By Russ White
November 18, 2010
Christine Todd Whitman is the former Governor of New Jersey, administrator of the Environmental Protection Agency and Co-Chair of the of the Clean and Safe Energy Coalition, a national grassroots coalition which supports increased use of nuclear energy as an environmentally safe, affordable and reliable source of electricity.
Gov. Whitman spoke to the Lansing Economic Club on November 16 about future realities of nuclear energy in America and about CASEnergy’s “Policy Roadmap for Clean Energy” — a four-point guide to put the U.S. on a viable path towards realizing its clean energy future.
She sees nuclear energy expansion as critical to America’s energy future.
“We’re looking at a 28 percent in electricity demand by 2035,” says Whitman. “That sounds like a long way off, but it’s tomorrow as far as utilities are concerned in making their decisions on where to invest in capital costs.
“We need to do more in conservation; clearly we can do better with our green energy sources, and nuclear is one of those green energy sources.”
“Nuclear energy is the only form of base power – the 24/7 power – that emits no greenhouse gases or other regulated pollutants while it’s producing power.
Whitman says nuclear is 20 percent of our nation’s power today and over 70 percent of our clean energy.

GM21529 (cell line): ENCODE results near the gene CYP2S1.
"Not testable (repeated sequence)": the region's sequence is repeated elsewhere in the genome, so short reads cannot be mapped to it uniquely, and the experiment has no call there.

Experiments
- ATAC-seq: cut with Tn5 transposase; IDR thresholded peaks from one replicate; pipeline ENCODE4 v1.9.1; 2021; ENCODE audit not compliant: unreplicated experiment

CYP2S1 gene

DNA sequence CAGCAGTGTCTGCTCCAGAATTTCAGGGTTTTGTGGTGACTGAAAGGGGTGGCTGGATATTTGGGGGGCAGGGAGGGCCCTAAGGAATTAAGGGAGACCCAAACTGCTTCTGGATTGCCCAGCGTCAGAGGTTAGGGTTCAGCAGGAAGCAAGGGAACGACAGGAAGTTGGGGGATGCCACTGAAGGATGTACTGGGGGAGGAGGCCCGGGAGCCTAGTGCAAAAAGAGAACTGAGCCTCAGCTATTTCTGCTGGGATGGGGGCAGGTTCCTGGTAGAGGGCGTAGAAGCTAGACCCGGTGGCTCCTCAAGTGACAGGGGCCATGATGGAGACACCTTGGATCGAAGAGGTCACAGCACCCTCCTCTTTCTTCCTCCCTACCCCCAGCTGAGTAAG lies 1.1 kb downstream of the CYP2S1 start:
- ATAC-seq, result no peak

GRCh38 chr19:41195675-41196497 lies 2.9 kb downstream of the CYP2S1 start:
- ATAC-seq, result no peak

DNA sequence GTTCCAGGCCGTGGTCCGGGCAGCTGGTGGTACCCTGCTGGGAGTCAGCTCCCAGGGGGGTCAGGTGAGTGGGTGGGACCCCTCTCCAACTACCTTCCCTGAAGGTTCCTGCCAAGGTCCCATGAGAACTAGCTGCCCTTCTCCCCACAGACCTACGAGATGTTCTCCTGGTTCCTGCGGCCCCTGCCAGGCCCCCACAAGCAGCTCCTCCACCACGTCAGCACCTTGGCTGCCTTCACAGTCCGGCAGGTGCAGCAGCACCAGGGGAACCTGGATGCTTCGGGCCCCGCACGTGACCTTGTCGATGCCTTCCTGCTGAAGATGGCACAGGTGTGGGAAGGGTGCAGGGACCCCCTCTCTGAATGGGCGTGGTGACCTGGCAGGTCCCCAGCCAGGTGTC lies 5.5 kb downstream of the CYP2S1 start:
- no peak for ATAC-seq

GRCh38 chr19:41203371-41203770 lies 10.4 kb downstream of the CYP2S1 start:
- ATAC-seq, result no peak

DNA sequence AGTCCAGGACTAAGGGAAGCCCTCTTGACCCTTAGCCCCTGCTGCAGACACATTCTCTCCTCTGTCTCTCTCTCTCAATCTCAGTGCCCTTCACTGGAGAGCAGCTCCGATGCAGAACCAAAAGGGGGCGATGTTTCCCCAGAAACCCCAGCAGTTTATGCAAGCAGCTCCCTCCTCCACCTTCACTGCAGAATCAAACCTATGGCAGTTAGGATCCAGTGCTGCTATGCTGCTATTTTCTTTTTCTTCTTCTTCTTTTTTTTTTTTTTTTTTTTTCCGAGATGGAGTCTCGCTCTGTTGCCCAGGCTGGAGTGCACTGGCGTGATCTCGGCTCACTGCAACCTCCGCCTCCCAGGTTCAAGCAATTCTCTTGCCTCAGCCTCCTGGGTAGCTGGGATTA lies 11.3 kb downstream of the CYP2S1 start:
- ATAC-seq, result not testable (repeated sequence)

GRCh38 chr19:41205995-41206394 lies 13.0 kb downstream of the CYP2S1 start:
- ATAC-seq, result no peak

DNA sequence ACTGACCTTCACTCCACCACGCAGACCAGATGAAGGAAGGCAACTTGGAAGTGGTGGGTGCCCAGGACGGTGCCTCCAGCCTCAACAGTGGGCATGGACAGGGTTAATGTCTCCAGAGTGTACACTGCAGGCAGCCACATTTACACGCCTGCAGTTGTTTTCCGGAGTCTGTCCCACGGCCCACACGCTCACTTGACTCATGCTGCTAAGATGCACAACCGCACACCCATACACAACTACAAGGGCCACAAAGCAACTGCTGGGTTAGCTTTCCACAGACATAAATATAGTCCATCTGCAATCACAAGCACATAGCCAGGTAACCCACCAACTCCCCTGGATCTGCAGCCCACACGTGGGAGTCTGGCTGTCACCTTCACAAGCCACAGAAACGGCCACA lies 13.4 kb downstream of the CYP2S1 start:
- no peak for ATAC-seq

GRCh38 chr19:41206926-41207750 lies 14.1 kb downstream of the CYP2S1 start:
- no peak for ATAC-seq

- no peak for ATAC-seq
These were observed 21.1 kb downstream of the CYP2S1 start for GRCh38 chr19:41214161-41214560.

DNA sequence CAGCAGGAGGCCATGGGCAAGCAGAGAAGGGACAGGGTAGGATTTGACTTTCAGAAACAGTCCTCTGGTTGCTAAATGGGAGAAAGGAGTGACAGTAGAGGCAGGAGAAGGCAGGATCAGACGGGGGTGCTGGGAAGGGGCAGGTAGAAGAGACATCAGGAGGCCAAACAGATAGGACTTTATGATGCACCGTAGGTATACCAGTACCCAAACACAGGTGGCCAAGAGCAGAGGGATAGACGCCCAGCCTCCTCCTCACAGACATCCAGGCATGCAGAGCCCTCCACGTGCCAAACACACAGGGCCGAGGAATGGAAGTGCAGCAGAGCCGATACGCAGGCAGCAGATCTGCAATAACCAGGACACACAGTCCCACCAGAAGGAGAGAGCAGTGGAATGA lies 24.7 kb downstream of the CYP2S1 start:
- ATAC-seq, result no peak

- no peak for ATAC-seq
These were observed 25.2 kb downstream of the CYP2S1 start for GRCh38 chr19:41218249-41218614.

“So as we look to our energy future and this increasing demand, we know that while we can and must do better with our clean energy sources like wind and solar, nuclear is a form of power that is very affordable, clean and safe.”
Whitman adds that nuclear and other clean energies are crucial factors in America’s economic future.
“If we’re going to have economic growth, we’re going to have to have stable, reliable and affordable power; that’s a given.
There’s been some talk in Washington about doing away with the Environmental Protection Agency. Whitman believes that idea is very short-sighted.
“The agency was created under President Nixon in 1970 because we had rivers that were spontaneously combusting because of the stuff we’d been dumping in them, and we had people ending up in the hospital emergency room on a regular basis in the summer due to bad air quality. As much as we like to think people do the right thing automatically, there are some who don’t.
“We’re the only developed country in the world that does not treat the environment as a Cabinet-level position. People can’t live and thrive if they don’t have clean air to breathe, fresh and clean water to drink, and a quality of life that includes some open space.